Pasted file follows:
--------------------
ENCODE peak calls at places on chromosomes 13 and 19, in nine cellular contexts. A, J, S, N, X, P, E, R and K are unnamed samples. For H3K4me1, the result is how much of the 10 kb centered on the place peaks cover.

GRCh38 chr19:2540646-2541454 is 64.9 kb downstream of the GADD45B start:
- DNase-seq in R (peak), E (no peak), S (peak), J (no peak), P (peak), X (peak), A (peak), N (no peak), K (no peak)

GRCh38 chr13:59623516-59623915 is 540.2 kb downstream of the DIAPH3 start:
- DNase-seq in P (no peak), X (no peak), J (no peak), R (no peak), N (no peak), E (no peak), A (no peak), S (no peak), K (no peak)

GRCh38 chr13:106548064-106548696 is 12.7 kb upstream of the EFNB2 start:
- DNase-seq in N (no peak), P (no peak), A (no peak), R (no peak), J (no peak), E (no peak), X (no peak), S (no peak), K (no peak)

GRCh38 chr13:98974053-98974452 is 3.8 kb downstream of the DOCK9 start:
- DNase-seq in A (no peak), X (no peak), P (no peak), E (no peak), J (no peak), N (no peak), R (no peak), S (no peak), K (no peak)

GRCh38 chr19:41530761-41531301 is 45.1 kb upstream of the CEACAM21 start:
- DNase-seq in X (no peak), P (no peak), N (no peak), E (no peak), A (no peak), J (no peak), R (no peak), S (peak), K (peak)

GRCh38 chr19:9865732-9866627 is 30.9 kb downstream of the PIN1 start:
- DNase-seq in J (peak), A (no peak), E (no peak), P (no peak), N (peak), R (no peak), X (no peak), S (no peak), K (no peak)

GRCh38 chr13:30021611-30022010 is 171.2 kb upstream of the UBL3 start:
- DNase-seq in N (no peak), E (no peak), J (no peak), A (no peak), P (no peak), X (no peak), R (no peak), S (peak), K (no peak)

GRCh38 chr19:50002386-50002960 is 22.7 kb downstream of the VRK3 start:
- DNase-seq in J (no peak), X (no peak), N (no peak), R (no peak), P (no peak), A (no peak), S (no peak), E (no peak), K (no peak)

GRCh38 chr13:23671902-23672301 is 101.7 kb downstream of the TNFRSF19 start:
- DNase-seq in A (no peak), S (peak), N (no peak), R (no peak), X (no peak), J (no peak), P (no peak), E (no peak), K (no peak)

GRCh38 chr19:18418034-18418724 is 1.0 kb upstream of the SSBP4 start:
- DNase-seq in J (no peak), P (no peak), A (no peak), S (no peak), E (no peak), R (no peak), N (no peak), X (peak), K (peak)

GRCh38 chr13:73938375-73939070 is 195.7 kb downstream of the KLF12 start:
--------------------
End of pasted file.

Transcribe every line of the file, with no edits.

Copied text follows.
ENCODE peak calls at places on chromosomes 13 and 19, in nine cellular contexts. A, J, S, N, X, P, E, R and K are unnamed samples. For H3K4me1, the result is how much of the 10 kb centered on the place peaks cover.

GRCh38 chr19:2540646-2541454 is 64.9 kb downstream of the GADD45B start:
- DNase-seq in R (peak), E (no peak), S (peak), J (no peak), P (peak), X (peak), A (peak), N (no peak), K (no peak)

GRCh38 chr13:59623516-59623915 is 540.2 kb downstream of the DIAPH3 start:
- DNase-seq in P (no peak), X (no peak), J (no peak), R (no peak), N (no peak), E (no peak), A (no peak), S (no peak), K (no peak)

GRCh38 chr13:106548064-106548696 is 12.7 kb upstream of the EFNB2 start:
- DNase-seq in N (no peak), P (no peak), A (no peak), R (no peak), J (no peak), E (no peak), X (no peak), S (no peak), K (no peak)

GRCh38 chr13:98974053-98974452 is 3.8 kb downstream of the DOCK9 start:
- DNase-seq in A (no peak), X (no peak), P (no peak), E (no peak), J (no peak), N (no peak), R (no peak), S (no peak), K (no peak)

GRCh38 chr19:41530761-41531301 is 45.1 kb upstream of the CEACAM21 start:
- DNase-seq in X (no peak), P (no peak), N (no peak), E (no peak), A (no peak), J (no peak), R (no peak), S (peak), K (peak)

GRCh38 chr19:9865732-9866627 is 30.9 kb downstream of the PIN1 start:
- DNase-seq in J (peak), A (no peak), E (no peak), P (no peak), N (peak), R (no peak), X (no peak), S (no peak), K (no peak)

GRCh38 chr13:30021611-30022010 is 171.2 kb upstream of the UBL3 start:
- DNase-seq in N (no peak), E (no peak), J (no peak), A (no peak), P (no peak), X (no peak), R (no peak), S (peak), K (no peak)

GRCh38 chr19:50002386-50002960 is 22.7 kb downstream of the VRK3 start:
- DNase-seq in J (no peak), X (no peak), N (no peak), R (no peak), P (no peak), A (no peak), S (no peak), E (no peak), K (no peak)

GRCh38 chr13:23671902-23672301 is 101.7 kb downstream of the TNFRSF19 start:
- DNase-seq in A (no peak), S (peak), N (no peak), R (no peak), X (no peak), J (no peak), P (no peak), E (no peak), K (no peak)

GRCh38 chr19:18418034-18418724 is 1.0 kb upstream of the SSBP4 start:
- DNase-seq in J (no peak), P (no peak), A (no peak), S (no peak), E (no peak), R (no peak), N (no peak), X (peak), K (peak)

GRCh38 chr13:73938375-73939070 is 195.7 kb downstream of the KLF12 start: